This Court has subject matter jurisdiction under 28 U.S.C. § 1331 to review a military court martial in order to inquire into constitutional errors of the military tribunal and to determine whether military rulings conform to Supreme Court standards. Kauffman v. Sec. of the Air Force, 135 U.S. App. D.C. 1, 415 F.2d 991, (D.C. Cir. 1969), cert. denied, 396 U.S. 1013, 24 L. Ed. 2d 505, 90 S. Ct. 572 (1969). The government argues that Kauffman should not be followed by this Court, but its arguments were rejected by this circuit's court of appeals in Homcy v. Resor, 147 U.S. App. D.C. 277, 455 F.2d 1345 (1971). The government cites Parker v. Levy, 417 U.S. 733, 94 S. Ct. 2547, 41 L. Ed. 2d 439 (1974), as an intervening Supreme Court decision which may cast doubt on Kauffman, but this Court concludes that close reading reveals that Kauffman is still good law in this circuit.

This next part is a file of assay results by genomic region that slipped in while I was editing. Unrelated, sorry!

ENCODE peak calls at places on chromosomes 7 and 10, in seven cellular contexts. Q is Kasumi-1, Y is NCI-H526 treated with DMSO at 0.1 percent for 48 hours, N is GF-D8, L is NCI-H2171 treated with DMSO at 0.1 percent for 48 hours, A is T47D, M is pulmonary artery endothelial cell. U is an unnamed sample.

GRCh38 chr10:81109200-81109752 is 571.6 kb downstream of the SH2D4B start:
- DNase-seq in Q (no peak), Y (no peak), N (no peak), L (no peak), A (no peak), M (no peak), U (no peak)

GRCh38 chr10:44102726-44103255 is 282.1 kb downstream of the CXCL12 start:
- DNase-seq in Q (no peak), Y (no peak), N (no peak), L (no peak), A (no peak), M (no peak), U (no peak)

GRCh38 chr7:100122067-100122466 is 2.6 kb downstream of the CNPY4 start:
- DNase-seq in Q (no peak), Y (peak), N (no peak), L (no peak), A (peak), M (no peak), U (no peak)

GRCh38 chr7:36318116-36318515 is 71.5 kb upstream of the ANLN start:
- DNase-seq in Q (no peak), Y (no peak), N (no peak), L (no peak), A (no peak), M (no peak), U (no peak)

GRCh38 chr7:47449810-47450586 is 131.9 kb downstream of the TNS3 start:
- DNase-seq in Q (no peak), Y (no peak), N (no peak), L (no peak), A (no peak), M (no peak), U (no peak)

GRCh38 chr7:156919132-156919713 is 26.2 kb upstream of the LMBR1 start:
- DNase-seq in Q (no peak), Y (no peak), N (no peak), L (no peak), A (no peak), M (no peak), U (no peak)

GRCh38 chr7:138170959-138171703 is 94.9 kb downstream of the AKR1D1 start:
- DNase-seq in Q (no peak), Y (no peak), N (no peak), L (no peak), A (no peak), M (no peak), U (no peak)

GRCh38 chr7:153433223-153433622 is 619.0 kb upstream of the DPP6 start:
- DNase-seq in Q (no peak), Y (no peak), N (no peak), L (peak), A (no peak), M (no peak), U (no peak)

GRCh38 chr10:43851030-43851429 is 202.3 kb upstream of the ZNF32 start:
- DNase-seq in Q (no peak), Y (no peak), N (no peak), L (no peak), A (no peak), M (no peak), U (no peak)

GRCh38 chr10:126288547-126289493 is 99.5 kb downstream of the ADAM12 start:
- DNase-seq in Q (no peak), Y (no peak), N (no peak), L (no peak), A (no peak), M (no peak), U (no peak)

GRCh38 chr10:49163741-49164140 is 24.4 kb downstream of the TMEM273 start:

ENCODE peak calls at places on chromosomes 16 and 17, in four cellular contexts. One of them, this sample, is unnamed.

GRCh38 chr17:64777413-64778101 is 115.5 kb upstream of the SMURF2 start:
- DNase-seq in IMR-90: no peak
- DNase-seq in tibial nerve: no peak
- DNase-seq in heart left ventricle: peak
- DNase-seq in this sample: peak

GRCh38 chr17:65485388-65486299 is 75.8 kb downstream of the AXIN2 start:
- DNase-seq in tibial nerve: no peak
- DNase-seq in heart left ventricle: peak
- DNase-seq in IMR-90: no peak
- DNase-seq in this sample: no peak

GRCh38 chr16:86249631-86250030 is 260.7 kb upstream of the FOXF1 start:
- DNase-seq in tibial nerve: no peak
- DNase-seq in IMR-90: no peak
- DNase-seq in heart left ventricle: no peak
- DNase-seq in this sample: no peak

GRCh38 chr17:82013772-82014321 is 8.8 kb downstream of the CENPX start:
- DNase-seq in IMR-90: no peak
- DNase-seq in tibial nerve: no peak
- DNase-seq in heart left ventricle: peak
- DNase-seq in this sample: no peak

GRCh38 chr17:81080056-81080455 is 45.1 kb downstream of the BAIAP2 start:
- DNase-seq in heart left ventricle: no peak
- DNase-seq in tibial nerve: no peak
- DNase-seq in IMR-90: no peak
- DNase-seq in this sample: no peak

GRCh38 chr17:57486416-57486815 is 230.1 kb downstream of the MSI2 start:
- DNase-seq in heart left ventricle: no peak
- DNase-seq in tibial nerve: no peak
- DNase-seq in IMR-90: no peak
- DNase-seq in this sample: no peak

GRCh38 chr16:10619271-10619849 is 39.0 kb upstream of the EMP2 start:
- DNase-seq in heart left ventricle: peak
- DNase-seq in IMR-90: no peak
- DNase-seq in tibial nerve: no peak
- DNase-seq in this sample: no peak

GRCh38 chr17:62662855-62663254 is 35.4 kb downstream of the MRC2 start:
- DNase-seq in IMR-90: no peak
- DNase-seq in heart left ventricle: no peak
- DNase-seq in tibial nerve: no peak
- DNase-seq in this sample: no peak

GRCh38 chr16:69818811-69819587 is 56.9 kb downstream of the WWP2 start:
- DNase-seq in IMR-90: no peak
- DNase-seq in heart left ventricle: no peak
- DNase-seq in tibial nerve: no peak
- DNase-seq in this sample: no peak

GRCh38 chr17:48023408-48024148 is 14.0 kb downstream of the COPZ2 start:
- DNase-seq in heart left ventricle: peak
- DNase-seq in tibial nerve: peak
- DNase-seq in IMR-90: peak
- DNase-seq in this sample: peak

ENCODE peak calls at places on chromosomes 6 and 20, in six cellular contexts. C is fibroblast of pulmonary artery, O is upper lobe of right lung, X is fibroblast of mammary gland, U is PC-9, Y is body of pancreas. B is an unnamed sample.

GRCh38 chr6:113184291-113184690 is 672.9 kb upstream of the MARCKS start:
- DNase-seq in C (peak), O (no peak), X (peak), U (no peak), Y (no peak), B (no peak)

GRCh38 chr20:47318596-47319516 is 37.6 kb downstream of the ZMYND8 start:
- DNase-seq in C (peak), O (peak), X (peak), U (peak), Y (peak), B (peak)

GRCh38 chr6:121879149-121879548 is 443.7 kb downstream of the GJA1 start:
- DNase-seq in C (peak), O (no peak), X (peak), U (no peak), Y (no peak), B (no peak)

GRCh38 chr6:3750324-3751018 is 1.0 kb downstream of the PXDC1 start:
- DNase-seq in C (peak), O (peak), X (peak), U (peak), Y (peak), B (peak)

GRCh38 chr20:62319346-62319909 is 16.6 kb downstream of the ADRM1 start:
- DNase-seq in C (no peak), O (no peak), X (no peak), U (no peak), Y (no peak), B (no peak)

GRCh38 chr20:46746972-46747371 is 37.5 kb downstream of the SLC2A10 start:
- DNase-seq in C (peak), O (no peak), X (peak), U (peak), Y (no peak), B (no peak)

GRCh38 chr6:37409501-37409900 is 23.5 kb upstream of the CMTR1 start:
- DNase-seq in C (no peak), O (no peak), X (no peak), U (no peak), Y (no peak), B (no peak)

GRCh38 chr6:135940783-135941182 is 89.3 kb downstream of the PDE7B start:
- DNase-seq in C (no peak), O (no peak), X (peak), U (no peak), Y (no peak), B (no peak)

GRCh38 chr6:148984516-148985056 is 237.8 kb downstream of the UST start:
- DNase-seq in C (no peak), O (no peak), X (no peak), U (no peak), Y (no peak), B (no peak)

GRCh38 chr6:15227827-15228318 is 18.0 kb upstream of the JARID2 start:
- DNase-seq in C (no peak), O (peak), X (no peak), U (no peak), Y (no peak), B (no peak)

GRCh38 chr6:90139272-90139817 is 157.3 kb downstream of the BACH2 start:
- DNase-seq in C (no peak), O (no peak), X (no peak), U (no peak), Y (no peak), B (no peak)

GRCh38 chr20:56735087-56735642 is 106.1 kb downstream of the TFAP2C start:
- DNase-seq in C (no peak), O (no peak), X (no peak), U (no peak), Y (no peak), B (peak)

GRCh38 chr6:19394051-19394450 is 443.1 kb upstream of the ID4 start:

Both parties agree that there is no dispute as to the facts in this case. In fact, the plaintiff adopts the government's statement of the material facts except that the plaintiff would include certain facts in items 9 and 11 of the government's statement of the facts. These inclusions are supported by affidavit of the plaintiff and the government agreed to accept those inclusions at the oral hearing on this summary judgment motion.